It isn't surprising that Beijing doesn't want to increase the yuan's value. China and the US are intimate financial partners. China owns about $1T in US govt securities (yes, $1 trillion). Increasing the value of the yuan decreases the value of those securities directly. There's an old saying: "If you owe the bank $50,000, the bank owns you. If you owe the bank $50,000,000, you own the bank."
Hey, it's a buyer's market... I think China is being really smart, diversifying assets and buying while stakes are cheap.
I remember when I used to play the board game Monopoly with my sisters, and it used to drive me mad that my younger sister used to buy every single thing she landed on. It looked willy nilly. But lo and behold, she'd win almost every game thanks to that strategy.
You invest your way our of a crisis. You invest to win in the long run. These are two lessons the U.S. would do well to learn. China certainly seems to know the rules....
I also remember the Japan paranoia of the late 1980s along the "The Japan That Can Say 'No'". Japan was a bubble ready to burst. Today, China finds itself in a similar situation as the U.S. seeks to leverage its entrepreneurial advantages.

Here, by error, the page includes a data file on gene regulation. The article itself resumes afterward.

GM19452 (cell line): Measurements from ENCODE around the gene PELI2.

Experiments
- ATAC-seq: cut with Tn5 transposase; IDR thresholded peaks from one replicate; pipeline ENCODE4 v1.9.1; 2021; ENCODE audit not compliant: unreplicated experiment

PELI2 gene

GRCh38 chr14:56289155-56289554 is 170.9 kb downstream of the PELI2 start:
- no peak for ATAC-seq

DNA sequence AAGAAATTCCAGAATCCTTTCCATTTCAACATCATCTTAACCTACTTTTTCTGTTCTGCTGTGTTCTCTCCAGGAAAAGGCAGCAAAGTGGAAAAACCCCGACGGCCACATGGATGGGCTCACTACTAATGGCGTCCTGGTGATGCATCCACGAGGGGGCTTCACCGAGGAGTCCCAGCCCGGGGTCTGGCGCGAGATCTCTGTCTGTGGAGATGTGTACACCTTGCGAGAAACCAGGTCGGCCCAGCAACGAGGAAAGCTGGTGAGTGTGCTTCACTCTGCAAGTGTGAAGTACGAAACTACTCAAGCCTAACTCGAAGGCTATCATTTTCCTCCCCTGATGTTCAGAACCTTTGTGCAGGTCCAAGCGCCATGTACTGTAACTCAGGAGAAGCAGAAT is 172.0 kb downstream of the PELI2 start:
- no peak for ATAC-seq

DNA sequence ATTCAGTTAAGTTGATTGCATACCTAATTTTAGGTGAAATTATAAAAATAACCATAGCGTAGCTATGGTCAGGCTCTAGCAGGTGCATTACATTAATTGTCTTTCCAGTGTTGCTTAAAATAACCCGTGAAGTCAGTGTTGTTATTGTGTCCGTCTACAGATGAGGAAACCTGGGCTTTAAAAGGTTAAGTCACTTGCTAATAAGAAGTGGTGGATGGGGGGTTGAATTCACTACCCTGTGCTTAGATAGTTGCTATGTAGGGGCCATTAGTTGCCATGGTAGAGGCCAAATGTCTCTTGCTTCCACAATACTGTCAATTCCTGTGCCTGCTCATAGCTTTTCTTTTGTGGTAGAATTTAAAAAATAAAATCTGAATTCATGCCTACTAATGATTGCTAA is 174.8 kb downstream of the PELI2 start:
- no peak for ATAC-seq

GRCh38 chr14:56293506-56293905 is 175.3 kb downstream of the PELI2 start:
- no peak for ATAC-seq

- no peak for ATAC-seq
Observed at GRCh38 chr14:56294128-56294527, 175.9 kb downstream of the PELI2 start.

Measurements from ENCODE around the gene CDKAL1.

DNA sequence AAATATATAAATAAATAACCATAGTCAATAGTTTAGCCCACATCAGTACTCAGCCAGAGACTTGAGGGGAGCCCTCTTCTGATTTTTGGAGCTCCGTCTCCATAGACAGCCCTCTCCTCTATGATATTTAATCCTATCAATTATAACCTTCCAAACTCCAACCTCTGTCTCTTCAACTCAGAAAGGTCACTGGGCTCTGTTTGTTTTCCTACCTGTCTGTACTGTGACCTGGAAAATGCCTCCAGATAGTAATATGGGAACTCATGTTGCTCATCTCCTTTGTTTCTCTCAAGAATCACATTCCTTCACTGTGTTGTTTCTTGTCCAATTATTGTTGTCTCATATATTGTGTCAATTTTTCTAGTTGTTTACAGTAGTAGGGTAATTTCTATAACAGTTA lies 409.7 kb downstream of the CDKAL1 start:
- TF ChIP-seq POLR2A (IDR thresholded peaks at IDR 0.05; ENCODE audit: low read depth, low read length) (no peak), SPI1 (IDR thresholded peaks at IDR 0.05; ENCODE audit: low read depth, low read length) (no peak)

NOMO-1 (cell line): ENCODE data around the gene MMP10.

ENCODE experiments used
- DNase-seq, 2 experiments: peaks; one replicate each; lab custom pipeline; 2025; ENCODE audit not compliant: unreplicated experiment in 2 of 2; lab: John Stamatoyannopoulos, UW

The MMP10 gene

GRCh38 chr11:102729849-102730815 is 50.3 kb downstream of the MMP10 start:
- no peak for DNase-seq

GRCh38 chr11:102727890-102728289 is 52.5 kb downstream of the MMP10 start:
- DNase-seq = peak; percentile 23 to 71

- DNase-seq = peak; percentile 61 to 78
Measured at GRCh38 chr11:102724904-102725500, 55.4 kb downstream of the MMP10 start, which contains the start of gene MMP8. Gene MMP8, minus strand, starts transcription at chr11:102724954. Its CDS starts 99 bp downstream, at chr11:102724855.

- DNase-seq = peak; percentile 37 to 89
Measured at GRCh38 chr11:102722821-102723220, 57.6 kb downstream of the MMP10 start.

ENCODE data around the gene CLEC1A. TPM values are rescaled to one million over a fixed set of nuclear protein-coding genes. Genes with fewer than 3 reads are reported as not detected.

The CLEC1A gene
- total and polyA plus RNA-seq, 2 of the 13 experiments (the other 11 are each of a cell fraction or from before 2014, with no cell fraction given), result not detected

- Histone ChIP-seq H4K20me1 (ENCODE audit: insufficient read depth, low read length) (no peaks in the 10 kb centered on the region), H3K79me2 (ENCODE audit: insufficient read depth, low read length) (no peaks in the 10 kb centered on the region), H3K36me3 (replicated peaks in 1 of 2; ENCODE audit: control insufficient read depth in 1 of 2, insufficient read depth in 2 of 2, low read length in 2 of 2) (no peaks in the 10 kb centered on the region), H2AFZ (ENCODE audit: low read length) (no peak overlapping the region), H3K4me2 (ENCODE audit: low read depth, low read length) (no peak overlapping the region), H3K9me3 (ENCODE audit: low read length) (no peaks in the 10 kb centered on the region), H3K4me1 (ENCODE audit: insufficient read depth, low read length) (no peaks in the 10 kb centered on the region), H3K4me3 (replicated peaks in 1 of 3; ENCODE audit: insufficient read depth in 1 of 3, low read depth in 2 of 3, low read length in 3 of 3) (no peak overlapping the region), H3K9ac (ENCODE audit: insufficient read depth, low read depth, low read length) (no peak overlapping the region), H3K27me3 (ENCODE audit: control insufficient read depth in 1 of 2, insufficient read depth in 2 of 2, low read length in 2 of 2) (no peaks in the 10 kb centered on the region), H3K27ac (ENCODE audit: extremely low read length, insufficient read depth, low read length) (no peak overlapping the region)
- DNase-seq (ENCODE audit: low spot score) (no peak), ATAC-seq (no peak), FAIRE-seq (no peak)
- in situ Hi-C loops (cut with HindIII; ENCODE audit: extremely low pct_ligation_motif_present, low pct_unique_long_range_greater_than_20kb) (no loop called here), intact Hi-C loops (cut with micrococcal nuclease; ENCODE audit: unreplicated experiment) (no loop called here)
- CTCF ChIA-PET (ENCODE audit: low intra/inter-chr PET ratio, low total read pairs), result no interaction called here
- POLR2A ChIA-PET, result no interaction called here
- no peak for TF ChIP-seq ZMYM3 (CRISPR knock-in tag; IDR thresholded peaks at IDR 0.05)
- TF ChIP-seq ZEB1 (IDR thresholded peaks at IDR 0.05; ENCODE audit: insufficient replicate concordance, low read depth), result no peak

I remember back when Japan was buying a lot of industries in the US back around 1989 (including the Rockefeller Center!) and it created a lot of paranoia.
Then the Japanese economy collapsed about 7 years later, and they were forced to sell off a lot of their assets at a big loss (including the Rockefeller Center).
Not sure I understand your last paragraph.
In a partnership, both sides have to see a continued benefit. From what you describe here, though, it sounds more like "we are continuing to sell off the farm."
Here's the quote:
"Indeed, economic and energy security appear to be the long-term concerns. For example, the report described Chinese investments in three energy technologies. Eventually, the authors said, production based on the acquired technology was shifted to China."
Of course this makes sense from China's point of view. But what is the long-term prospect for these US industries? IP now owned by the Chinese government?
Ultimately, naturally, the resolution will come as China's labor costs reach closer parity to our own. Either because theirs rise or because ours fall.
As we unveil EE Times’ 2015 Silicon 60 list, journalist & Silicon 60 researcher Peter Clarke hosts a conversation on startups in the electronics industry. Panelists Dan Armbrust (investment firm Silicon Catalyst), Andrew Kau (venture capital firm Walden International), and Stan Boland (successful serial entrepreneur, former CEO of Neul, Icera) join in the live debate.